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City Arts created the family friendly puppet show ‘The Search for Teddy Island’ in response to the COVID-19 pandemic. With arts venues closed, we wanted to bring real life theatre to people in a COVID-safe way. The show was aimed at children aged 2-5 and their families.
Supported by Small Steps Big Changes, we toured the show to doorsteps, parks and gardens in St Ann’s. In this article, the Teddy Island team reflect on creating the show…
Creating the central character
We wanted to create a character that any child could relate to – something to create a universal connection. We settled on a teddy bear. A teddy is something that most children own, or at least understand. We chose to make the bear genderless, never referring to ‘he’ or ‘she’. All of these choices were designed to make ‘Bear’ as relatable as possible; a blank canvas that children could project their own feelings and emotions onto.
Bear needed to be tangible, so we made them the size of a real teddy. In the story, Bear is lost without a home. To communicate this I made the puppet a little scruffy. Bear had a scuffed nose and a wonky smile. This grounded them in the story and added to the character’s lovable nature.
A story with a message of wellbeing
We wanted our show to be entertaining and engaging, a story that would inspire creative play. It needed to be simple and accessible to all.
The first lockdown had been an intense experience. We were aware that children would now be returning to childcare, or places like nursery. With the show, we wanted to help children and families to identify, understand and express the anxieties they felt about this. We chose to incorporate some simple, but effective, calming techniques into the narrative. Controlled breathing, sharing feelings with others, and focusing on a single sense all appear in the story.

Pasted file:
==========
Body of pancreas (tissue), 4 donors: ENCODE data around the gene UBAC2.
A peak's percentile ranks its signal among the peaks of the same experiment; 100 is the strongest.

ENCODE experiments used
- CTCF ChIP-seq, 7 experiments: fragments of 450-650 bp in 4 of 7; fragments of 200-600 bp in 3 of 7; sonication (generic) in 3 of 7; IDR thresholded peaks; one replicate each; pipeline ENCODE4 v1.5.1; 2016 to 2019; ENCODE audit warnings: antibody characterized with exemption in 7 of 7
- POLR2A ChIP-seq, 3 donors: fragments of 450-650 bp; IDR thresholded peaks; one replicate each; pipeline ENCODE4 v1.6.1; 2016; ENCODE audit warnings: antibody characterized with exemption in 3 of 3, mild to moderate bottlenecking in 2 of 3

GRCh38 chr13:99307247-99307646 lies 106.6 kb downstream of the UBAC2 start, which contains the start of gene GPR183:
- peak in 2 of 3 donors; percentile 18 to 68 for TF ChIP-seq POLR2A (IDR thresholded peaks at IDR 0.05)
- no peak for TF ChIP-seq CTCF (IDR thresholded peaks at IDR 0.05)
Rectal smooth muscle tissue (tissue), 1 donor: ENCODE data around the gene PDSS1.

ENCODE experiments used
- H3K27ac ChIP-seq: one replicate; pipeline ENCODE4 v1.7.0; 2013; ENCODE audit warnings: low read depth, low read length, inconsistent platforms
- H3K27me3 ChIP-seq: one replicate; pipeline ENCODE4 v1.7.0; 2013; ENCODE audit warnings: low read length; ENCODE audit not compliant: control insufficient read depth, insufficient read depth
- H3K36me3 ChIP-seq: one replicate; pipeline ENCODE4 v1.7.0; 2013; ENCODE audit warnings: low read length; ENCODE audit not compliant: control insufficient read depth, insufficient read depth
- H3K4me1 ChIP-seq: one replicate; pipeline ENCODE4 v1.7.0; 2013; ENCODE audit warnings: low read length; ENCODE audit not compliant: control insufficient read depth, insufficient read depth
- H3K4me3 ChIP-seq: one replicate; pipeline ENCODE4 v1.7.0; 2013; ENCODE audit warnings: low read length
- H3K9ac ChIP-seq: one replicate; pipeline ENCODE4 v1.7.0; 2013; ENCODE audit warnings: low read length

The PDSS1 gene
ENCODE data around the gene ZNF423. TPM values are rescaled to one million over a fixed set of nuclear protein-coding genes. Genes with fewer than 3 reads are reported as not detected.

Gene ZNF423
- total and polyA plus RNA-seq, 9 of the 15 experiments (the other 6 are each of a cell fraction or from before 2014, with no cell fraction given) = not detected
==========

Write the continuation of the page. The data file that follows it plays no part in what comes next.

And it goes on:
It was the first theatrical performance some of our children have experienced. What a great first memory for them to hold onto. Grace has been talking about “poor ” who was “lost” ever since. Plus the mindfulness skills taught within the performance have already been applied. “Calm bird breaths …”Dynamique Childcare on Facebook
The story is traditional. Our hero sets off on an adventure and meets characters along the way that shape their journey or outlook. Children that we know love treasure maps and adventures, so we decided a journey across the seas would be appropriately exciting and magical. Puppets are uniquely fun and enchanting. They are ideal for telling a simple story, or sharing a universal message, while keeping the atmosphere light and playful.
It all came together surprisingly easily. The COVID restrictions for performing (masks, safe distances etc.) gave us lots of opportunities to think creatively. They helped us keep it simple and focus on being engaging.
On the road with Teddy
By Izzy Hollis